Joel’s newsletter on Making A Difference, July 1, 2009
An ezine about Creative thinking, Coaching, and Making a difference
Can you actually make a difference in the world? Today I saw a news story about a New Jersey woman who helps low-income individuals get started in business. Alfa Demmellash is the CEO and co-founder of Rising Tide Capital, a New Jersey organization that provides training and funding to over 250 entrepreneurs in the Jersey City area, mostly single mothers, and also ex-offenders, who are trying to start or grow their businesses. She was recognized by President Obama yesterday. See the story at CNN Heroes
This an excellent example of how to making a difference in the community has a positive affect. The non-profit organization, Rising Tide, helps struggling individuals who have little, if any, other source of assistance. The training is provided at low cost to these entrepreneurs. Without this support their businesses might not survive. Thanks to the training provided by Rising Tide, the entrepreneurs are able to support themselves, and the businesses benefit the community. Rising Tide also helps raise funding from corporations and government for the training, thus allowing others to contribute to making a real difference. So the whole community is involved and also benefits.
I am inspired by and appreciate what Demmellash is doing, and the fact that Obama gave recognition to this kind of work. I hope that will encourage others to look for ways to contribute to the betterment of the world.
Are you the kind of person that wants to be making a difference, in your community, or in the world? Perhaps you have a desire but don’t know what to do. Or maybe it seems like it would be too much work. Or maybe there is not enough time. Or perhaps it’s too much struggle to take care of your own needs.
I’ve always wanted to do something to make a positive impact in the world. But the reasons I’ve just mentioned have held me back. Someday I hope to start an organization similar to Alfa Demmellash’s that helps empower others. I’ll write about it in a future issue of this newsletter.
If you have a particular desire to make a positive impact out there, and would like to let others know about it, I’d be happy to write about it in this newsletter. Just email me at email@example.com.
One of the most powerful forms of creative thinking is visualization. When you see something in your mind, it is almost as real as though it were actually happening. Creative visualization is using the mind intentionally to visualize what you want, rather than letting your thoughts occur on their own. When you have a clear picture in your mind of something you want, and you can come back to that image frequently, then it is much more likely to become real.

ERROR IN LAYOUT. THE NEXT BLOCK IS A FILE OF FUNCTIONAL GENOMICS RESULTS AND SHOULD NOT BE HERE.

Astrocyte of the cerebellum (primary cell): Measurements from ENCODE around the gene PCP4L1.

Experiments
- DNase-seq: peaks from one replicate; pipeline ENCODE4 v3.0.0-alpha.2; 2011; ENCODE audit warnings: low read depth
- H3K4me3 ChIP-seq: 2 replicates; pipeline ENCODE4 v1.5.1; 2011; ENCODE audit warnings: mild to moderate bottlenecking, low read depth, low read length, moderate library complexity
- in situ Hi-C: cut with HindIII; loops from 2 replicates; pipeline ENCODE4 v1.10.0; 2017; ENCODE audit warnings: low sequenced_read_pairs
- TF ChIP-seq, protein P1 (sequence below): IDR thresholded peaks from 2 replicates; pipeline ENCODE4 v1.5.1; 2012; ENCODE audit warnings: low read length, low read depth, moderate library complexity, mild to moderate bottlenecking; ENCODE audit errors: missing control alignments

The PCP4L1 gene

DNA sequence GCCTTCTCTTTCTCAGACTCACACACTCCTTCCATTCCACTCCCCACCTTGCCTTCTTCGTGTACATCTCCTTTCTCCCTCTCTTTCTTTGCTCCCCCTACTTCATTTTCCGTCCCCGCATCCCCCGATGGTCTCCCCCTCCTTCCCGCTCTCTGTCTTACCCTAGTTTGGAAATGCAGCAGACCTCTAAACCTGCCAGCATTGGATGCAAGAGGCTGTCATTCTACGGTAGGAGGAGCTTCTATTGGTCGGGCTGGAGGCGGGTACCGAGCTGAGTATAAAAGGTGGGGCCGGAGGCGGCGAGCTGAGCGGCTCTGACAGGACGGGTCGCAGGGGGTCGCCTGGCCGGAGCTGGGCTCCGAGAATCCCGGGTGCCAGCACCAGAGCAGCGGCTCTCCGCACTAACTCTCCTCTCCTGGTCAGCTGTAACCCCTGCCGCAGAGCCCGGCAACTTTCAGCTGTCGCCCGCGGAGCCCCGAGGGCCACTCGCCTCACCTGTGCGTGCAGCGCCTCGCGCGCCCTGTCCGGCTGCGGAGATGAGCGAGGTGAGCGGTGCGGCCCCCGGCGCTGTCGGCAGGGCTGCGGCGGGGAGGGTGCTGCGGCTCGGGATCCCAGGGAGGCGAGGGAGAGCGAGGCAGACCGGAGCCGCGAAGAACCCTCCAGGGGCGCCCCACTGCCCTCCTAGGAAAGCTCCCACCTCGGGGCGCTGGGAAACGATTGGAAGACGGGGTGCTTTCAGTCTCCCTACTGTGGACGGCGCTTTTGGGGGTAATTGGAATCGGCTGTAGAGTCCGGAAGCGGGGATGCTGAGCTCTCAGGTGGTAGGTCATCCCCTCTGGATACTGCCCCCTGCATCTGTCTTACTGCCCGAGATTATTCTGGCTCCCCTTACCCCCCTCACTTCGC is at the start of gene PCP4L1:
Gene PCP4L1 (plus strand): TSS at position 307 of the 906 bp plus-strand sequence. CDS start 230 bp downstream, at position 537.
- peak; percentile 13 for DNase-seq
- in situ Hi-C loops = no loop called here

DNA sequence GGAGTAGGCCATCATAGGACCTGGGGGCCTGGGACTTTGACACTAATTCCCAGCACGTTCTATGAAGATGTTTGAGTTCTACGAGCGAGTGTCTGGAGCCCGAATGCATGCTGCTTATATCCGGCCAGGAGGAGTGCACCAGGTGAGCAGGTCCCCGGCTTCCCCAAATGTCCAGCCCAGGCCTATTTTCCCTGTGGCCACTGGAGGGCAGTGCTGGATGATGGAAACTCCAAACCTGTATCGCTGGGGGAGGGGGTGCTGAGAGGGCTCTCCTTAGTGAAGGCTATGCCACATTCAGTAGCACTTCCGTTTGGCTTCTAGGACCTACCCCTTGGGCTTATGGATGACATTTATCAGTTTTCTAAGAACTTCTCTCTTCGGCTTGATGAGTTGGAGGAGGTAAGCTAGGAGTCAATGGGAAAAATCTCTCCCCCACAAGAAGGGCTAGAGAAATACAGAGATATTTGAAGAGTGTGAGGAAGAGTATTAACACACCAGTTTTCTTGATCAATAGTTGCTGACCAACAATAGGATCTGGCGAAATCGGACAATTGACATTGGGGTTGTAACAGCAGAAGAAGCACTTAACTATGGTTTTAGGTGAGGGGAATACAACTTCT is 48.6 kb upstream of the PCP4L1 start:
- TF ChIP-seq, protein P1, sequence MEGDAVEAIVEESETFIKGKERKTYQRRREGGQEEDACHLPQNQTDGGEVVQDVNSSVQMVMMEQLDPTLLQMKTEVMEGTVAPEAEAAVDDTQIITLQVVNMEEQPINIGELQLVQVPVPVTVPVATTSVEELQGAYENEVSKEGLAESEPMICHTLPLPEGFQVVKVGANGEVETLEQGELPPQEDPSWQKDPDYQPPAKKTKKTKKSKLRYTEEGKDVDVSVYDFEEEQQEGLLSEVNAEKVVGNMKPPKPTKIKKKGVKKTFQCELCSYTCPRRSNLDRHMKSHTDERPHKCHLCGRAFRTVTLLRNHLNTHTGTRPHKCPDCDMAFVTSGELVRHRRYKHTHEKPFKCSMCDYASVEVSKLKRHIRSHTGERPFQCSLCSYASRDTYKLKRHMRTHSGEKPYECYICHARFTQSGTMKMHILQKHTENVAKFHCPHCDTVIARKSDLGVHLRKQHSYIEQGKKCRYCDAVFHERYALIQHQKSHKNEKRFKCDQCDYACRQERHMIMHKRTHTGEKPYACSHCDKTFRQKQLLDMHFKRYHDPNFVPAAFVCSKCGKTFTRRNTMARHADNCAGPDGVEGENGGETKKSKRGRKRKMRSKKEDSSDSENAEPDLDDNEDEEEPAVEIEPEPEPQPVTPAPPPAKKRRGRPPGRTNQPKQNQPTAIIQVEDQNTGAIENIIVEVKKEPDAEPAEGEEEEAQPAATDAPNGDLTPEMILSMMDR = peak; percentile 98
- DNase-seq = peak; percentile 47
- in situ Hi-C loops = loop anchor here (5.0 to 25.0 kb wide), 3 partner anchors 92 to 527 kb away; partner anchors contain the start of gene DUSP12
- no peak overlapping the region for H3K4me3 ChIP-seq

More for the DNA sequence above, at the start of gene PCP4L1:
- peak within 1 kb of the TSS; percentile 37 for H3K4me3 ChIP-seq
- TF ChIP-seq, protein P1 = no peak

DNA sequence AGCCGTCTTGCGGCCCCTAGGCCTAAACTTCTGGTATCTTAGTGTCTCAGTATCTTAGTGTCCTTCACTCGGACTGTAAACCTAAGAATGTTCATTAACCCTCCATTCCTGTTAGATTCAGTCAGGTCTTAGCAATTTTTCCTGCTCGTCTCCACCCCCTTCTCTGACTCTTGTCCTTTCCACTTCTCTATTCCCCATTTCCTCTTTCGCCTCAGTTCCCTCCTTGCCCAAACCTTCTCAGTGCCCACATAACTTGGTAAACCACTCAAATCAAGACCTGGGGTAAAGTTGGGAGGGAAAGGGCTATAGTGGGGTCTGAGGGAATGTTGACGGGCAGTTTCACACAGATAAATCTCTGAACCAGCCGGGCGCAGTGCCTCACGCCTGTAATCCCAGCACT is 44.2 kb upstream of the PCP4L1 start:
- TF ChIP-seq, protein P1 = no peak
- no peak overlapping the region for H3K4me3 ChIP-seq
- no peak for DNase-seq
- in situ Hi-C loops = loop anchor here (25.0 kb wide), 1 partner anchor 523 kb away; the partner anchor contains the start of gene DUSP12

The mind can easily form images, although it’s not always easy to do it consciously. For example, last week I was installing an attic floor. It was tiring work. After I stopped working for the day, I kept seeing images of floor boards in my mind. Even when I tried to think of something else, the attic kept coming back in my thoughts. I was surprised how vivid the images were. I don’t know how much my visualizing helped to get the rest of the work done. But I did finish the floor.
If we could visualize that clearly what we choose, how effectively could we make something that we want to come into reality? I believe that visualization is very effective. I’ll write more about creative visualization in future issues.
If you’re interested in learning more about Coaching, Visualization or Creative Thinking, contact Joel at firstname.lastname@example.org or 973-635-1048.
Quote of the week
“There is nothing in a caterpillar that tells you it's going to be a butterfly. - R. Buckminster Fuller.” This is an interesting thought. Looking at a caterpillar, you’d never guess that it would become a butterfly, unless you’re familiar with the life cycle of such insects. What this means to me is that the potential isn’t always visible, although it is very real. It’s like DNA, which determines the form a living organism will become. But the DNA itself doesn’t look anything like the result. A seed doesn’t look like the tree it will become. Computer software doesn’t look anything like the output and the functions it generates. In manufacturing, the parts often don’t resemble the finished product. We can’t always trust our eyes alone. We must trust another kind of knowledge to know what the result will be.
This newsletter is written by Joel Remde, to receive this newsletter via email contact email@example.com. I welcome your comments and feedback; that will help me learn what you’re interested in and also make this a better newsletter.
Learn more about The Creative Thinking Coach at www.coachjoel.com
MORE Perspectives by Coach Joel Remde
7 Habits Of Highly Creative People
Creative Thinking and Life Potentials
Ways To Respond To Problems
Potential and Possibilities
Making A Difference
Meanings And Opportunities
A Vision Makes A Difference
A Tribute To Don Hewitt
Lessons From The River
What Is Creative Thinking?
It's All About Energy
More On Energy
Place Of Power
Buildings And Values
Small Town Trauma
Voting And Choosing
Veterans And Gratitude
Thanksgiving, Thankfulness And More
Remembering Jim Rohn - A Great Philosopher
Love One Another
A Look At The Year
Happy New You
Creativity And The Economy
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